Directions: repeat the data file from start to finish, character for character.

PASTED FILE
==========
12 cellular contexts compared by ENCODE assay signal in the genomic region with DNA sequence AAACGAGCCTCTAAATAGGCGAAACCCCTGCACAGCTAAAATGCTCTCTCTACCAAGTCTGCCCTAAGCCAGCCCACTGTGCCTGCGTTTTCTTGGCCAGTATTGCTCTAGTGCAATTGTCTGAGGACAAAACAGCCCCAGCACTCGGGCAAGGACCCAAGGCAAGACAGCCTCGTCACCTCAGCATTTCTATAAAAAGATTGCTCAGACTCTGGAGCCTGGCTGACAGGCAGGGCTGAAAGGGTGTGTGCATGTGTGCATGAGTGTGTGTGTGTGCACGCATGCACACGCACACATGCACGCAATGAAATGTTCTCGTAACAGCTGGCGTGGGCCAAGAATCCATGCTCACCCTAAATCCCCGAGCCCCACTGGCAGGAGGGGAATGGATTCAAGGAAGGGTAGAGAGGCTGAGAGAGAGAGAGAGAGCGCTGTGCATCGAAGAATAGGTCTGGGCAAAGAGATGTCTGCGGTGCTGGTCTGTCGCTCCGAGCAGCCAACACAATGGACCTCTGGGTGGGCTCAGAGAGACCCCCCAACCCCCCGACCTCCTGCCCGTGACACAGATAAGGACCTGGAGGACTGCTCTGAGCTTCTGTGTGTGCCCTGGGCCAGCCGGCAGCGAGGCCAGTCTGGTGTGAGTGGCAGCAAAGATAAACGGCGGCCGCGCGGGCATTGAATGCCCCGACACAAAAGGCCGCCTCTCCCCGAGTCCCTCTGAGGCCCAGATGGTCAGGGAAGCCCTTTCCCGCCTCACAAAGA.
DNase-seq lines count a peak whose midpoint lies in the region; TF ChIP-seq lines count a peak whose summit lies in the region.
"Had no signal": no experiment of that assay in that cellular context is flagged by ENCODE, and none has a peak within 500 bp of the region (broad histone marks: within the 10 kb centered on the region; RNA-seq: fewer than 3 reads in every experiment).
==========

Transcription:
12 cellular contexts compared by ENCODE assay signal in the genomic region with DNA sequence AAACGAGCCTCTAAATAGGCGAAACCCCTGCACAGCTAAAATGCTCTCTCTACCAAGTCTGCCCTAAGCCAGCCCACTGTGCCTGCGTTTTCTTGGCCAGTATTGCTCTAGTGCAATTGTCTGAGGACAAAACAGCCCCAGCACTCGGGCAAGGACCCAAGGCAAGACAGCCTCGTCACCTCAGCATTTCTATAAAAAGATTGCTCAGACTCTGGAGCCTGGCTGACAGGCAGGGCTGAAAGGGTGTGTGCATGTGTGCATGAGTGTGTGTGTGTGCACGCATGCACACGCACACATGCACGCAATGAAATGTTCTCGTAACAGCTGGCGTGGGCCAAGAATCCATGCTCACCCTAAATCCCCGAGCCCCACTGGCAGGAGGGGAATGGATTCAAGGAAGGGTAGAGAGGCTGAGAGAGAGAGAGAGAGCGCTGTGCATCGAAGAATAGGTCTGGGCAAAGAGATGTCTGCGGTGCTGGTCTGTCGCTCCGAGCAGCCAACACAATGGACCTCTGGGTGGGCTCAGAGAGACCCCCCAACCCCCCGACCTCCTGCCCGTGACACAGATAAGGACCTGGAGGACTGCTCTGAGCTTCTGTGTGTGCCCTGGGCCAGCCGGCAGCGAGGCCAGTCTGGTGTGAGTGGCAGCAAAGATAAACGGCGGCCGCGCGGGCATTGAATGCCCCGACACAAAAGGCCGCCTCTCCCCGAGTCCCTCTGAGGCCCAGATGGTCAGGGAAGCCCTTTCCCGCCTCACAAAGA.
DNase-seq lines count a peak whose midpoint lies in the region; TF ChIP-seq lines count a peak whose summit lies in the region.
"Had no signal": no experiment of that assay in that cellular context is flagged by ENCODE, and none has a peak within 500 bp of the region (broad histone marks: within the 10 kb centered on the region; RNA-seq: fewer than 3 reads in every experiment).